In many instances throughout this website we show examples of LEDs wired using our #38 coated magnet wire. We chose this size wire for very specific reasons. It is small enough (,0045" diameter including insulation coating) to appear prototypical as wire or cable in most projects, even in Z-Scale, and it's large enough to supply current to 20ma lighting devices (like our LEDs) with an extra 50% safety factor. As specified, #38 solid copper wire has a nominal rating of 31.4ma and a maximum rating of 35.9ma. We could have selected #39 wire, with a nominal current value of 24.9ma, but we felt this wouldn't safely allow for fluctuations in resistor values or individual LED variations. Plus, the slightly smaller diameter (.004" instead of .0045") probably wouldn't make a noticeable difference in modeling.

Getting back to Figure 1; you can see in this example the current requirement for each LED/resistor pair, adds to the next, and follows the parallel circuit rule (#1) above. We couldn't safely use our #38 magnet wire for this entire circuit. For example, the jumper from the bottom LED cathode to the negative battery terminal will be carrying 60ma. Our wire would quickly overheat and possibly melt causing an open circuit. For this reason, Figure 1 is only an easy way to "schematically" represent how components should be connected for proper circuit function.

In real life, our actual wiring project would look more like Figure 2. In this case, we can safely use our #38 wire for everything except the connection between the plus battery terminal and the switch. Here, we would need at least #34 wire (79.5ma nom.), but we'd probably use something like Radio Shack's #30 insulated wrapping wire. It's inexpensive, readily available, and will carry 200ma (nominal spec.). Plenty large enough for our application. Also, we probably wouldn't actually solder the three resistors together at one end as we've shown, we'd just use another piece of that #30 to connect their common ends together and to the switch.

Model railroad layouts can become electrically complex involving all sorts of wiring requirements for things like track power, switching, lighting, signaling, DCC, etc.; each with different potential current needs.  To assist in your planning for such things, a table of common wire (solid copper single-strand) sizes and their current carrying capabilities is available here.

The series wired LED circuit

This circuit is a simple series circuit to power three LEDs. You'll note two main differences between this and the parallel circuit. All of the LEDs share a single limiting resistor, and the LEDs are connected anode-to-cathode in "daisy-chained" fashion. Following rule #2 above, the formula we'll use to determine our limiting resistor is a further variation of the formula we used above. The series formula for the above circuit would be written as follows:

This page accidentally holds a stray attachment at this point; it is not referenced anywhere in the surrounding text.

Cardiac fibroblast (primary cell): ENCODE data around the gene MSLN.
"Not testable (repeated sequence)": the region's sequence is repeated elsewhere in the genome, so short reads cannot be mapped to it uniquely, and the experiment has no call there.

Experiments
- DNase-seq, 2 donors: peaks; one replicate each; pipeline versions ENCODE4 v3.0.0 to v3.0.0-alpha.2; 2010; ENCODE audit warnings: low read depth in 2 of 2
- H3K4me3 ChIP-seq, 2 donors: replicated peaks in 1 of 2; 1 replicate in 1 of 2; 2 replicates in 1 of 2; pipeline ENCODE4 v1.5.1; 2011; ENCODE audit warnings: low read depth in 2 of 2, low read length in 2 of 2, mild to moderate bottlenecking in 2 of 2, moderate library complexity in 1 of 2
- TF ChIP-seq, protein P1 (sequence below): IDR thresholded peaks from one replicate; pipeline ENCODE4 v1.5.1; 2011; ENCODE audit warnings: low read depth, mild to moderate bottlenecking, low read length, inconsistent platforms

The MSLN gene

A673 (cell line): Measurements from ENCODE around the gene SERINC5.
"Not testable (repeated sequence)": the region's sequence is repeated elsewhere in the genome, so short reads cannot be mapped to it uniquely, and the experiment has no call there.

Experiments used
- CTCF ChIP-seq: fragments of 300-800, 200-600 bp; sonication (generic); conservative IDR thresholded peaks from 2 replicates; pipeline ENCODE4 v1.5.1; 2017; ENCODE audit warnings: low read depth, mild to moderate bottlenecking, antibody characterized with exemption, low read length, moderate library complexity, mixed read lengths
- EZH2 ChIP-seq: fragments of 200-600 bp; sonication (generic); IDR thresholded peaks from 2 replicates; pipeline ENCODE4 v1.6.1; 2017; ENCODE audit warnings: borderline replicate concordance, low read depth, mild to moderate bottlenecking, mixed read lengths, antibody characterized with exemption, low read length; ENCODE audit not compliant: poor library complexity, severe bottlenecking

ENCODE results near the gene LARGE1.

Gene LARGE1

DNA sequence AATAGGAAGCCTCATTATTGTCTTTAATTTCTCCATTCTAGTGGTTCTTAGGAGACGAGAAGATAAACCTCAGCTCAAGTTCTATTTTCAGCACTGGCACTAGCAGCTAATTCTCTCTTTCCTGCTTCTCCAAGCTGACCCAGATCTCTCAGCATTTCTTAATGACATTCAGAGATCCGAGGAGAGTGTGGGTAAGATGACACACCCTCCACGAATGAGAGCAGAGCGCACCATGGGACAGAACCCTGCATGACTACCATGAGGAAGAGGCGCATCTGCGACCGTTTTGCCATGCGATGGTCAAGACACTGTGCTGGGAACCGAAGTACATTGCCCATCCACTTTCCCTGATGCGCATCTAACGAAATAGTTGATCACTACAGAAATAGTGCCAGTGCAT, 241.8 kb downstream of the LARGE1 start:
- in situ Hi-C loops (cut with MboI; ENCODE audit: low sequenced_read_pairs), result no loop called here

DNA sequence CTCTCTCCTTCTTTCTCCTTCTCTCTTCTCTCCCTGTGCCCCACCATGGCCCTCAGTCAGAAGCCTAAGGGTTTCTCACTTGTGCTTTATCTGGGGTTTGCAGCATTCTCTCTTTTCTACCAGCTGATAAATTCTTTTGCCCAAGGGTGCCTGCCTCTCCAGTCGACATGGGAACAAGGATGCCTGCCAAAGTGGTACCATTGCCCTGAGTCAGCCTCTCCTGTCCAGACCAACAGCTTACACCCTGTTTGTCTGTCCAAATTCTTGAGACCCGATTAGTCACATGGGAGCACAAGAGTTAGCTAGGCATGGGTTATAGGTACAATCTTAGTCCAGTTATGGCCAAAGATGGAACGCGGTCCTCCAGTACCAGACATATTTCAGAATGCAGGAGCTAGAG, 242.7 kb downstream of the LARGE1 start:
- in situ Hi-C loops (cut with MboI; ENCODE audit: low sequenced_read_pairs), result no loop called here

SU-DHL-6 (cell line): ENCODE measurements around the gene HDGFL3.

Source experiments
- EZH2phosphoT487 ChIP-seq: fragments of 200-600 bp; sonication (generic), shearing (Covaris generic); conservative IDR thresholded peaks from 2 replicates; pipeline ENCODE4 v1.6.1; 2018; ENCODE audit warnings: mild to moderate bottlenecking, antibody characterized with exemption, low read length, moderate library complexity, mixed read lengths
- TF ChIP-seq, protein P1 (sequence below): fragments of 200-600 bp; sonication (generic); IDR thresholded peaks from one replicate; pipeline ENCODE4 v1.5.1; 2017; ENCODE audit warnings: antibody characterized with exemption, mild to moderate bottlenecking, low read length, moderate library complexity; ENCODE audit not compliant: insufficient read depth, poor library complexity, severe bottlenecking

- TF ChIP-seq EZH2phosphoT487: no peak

The only real difference here, is that our first step is to add the device voltages for the number of LEDs we're using together, then subtract that value from our supply voltage. That result is then divided by the current of our devices (typically 20ma or .020). Simple, yes? Remember to also consider rule #3. That is, multiply your supply voltage by 90% (0.9), and make sure that the sum of all device (LED) voltages doesn't exceed that value. That's all there is to it, almost...

We need to know what kind of wire we're going to use, so what kind of current draw can we expect from this kind of circuit? Well, in the parallel circuit above, for three LEDs at 20ma each, we would be consuming 60ma at the battery. So... 60ma? Nope. Actually, slightly less than 20ma for all three LEDs! We'll call it 20 for simplicity sake.

Another way of stating rules 1 and 2 above would be:

  1. In a parallel circuit, the device voltage is constant, but the current required for each device is added together for total current.

  2. In a series circuit the device current is constant, but the voltage required is the sum of all device voltages (added together).

Let's work through some examples using a 9 volt battery (or power supply):

Example #1

We want to hookup two of our 2x3 Super-white LEDs in series.

  1. First, we determine the device voltage, which is 3.6 volts and add it together for two LEDs (3.6 + 3.6 = 7.2).

  2. Now that we have this amount, let's make sure it doesn't violate rule #3. 80% of 9 volts is 7.2 volts (.8 x 9 = 7.2). The amounts are equal. We aren't over 90%, so we can proceed.

  3. Next, we subtract this 7.2 amount from our supply voltage (9 volts) and get the result which is 1.8 (this is the Vs-Vd part).

  4. Then, we divide 1.8 by our device current which is 20ma, or .02. Our answer is 90. Since a 90 ohm resistor isn't standard, we'll pick the next highest value (100 ohms). This slightly higher resistance won't make any difference in the brightness of the LEDs.

  5. Finally, since our current draw is only 20ma total, we could use our #38 wire for everything, if we wanted to.

Example #2

We want to connect four of our Micro red LEDs in series. What resistor should we use?